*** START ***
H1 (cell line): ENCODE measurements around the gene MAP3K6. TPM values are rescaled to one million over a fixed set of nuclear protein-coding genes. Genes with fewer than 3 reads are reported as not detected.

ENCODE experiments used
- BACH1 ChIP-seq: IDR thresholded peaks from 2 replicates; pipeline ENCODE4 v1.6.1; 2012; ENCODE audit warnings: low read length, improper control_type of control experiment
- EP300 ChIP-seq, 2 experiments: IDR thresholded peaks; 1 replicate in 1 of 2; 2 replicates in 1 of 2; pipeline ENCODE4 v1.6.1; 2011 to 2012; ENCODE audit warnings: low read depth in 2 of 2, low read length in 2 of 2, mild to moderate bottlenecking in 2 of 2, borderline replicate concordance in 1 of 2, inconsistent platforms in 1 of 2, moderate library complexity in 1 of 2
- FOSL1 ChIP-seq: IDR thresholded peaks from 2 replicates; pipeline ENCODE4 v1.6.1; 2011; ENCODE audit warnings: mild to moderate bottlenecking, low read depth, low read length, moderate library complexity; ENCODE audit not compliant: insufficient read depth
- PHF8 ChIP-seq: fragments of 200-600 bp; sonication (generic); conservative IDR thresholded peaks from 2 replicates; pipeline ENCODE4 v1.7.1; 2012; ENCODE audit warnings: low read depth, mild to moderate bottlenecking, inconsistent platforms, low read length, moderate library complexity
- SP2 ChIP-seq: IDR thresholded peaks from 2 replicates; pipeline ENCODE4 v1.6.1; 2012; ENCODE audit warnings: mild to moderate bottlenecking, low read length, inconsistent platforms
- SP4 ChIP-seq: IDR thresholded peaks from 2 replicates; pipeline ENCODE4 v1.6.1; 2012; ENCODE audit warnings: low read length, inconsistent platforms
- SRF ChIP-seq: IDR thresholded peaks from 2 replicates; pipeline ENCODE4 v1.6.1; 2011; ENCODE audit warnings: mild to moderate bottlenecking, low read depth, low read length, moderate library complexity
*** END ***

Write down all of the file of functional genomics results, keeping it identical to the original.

H1 (cell line): ENCODE measurements around the gene MAP3K6. TPM values are rescaled to one million over a fixed set of nuclear protein-coding genes. Genes with fewer than 3 reads are reported as not detected.

ENCODE experiments used
- BACH1 ChIP-seq: IDR thresholded peaks from 2 replicates; pipeline ENCODE4 v1.6.1; 2012; ENCODE audit warnings: low read length, improper control_type of control experiment
- EP300 ChIP-seq, 2 experiments: IDR thresholded peaks; 1 replicate in 1 of 2; 2 replicates in 1 of 2; pipeline ENCODE4 v1.6.1; 2011 to 2012; ENCODE audit warnings: low read depth in 2 of 2, low read length in 2 of 2, mild to moderate bottlenecking in 2 of 2, borderline replicate concordance in 1 of 2, inconsistent platforms in 1 of 2, moderate library complexity in 1 of 2
- FOSL1 ChIP-seq: IDR thresholded peaks from 2 replicates; pipeline ENCODE4 v1.6.1; 2011; ENCODE audit warnings: mild to moderate bottlenecking, low read depth, low read length, moderate library complexity; ENCODE audit not compliant: insufficient read depth
- PHF8 ChIP-seq: fragments of 200-600 bp; sonication (generic); conservative IDR thresholded peaks from 2 replicates; pipeline ENCODE4 v1.7.1; 2012; ENCODE audit warnings: low read depth, mild to moderate bottlenecking, inconsistent platforms, low read length, moderate library complexity
- SP2 ChIP-seq: IDR thresholded peaks from 2 replicates; pipeline ENCODE4 v1.6.1; 2012; ENCODE audit warnings: mild to moderate bottlenecking, low read length, inconsistent platforms
- SP4 ChIP-seq: IDR thresholded peaks from 2 replicates; pipeline ENCODE4 v1.6.1; 2012; ENCODE audit warnings: low read length, inconsistent platforms
- SRF ChIP-seq: IDR thresholded peaks from 2 replicates; pipeline ENCODE4 v1.6.1; 2011; ENCODE audit warnings: mild to moderate bottlenecking, low read depth, low read length, moderate library complexity